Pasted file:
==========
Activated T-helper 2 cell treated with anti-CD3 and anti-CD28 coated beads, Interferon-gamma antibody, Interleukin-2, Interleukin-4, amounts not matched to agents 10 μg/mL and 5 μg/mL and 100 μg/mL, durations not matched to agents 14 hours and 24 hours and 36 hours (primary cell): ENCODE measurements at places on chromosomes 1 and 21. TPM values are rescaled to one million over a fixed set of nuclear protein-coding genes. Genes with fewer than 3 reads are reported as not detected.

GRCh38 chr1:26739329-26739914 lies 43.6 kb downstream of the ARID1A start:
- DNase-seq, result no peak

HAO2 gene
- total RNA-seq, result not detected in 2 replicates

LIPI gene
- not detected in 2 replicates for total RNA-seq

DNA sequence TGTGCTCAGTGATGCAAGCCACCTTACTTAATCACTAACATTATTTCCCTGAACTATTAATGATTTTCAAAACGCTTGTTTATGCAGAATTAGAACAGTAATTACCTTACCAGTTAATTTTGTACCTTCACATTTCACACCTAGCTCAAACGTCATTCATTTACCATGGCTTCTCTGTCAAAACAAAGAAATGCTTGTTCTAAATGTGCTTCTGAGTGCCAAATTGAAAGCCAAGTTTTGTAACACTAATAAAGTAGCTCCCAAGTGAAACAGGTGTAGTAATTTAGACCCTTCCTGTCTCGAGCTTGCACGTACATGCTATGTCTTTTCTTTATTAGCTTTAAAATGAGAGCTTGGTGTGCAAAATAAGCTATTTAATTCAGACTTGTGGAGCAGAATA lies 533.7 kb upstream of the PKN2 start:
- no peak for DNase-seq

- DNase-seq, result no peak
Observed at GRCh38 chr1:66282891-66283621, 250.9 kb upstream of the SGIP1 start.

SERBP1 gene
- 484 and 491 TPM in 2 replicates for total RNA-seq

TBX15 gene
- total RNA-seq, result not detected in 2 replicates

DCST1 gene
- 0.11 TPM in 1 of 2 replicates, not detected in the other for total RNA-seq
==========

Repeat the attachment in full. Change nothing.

Activated T-helper 2 cell treated with anti-CD3 and anti-CD28 coated beads, Interferon-gamma antibody, Interleukin-2, Interleukin-4, amounts not matched to agents 10 μg/mL and 5 μg/mL and 100 μg/mL, durations not matched to agents 14 hours and 24 hours and 36 hours (primary cell): ENCODE measurements at places on chromosomes 1 and 21. TPM values are rescaled to one million over a fixed set of nuclear protein-coding genes. Genes with fewer than 3 reads are reported as not detected.

GRCh38 chr1:26739329-26739914 lies 43.6 kb downstream of the ARID1A start:
- DNase-seq, result no peak

HAO2 gene
- total RNA-seq, result not detected in 2 replicates

LIPI gene
- not detected in 2 replicates for total RNA-seq

DNA sequence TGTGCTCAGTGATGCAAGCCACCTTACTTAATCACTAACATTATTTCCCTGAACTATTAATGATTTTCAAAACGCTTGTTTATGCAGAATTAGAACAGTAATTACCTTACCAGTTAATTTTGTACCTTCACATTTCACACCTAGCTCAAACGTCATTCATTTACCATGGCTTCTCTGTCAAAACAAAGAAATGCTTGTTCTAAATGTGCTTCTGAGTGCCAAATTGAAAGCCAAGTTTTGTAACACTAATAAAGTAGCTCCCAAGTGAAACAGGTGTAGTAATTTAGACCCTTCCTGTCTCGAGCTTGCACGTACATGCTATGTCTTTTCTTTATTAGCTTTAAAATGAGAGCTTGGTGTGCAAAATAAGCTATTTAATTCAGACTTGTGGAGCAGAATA lies 533.7 kb upstream of the PKN2 start:
- no peak for DNase-seq

- DNase-seq, result no peak
Observed at GRCh38 chr1:66282891-66283621, 250.9 kb upstream of the SGIP1 start.

SERBP1 gene
- 484 and 491 TPM in 2 replicates for total RNA-seq

TBX15 gene
- total RNA-seq, result not detected in 2 replicates

DCST1 gene
- 0.11 TPM in 1 of 2 replicates, not detected in the other for total RNA-seq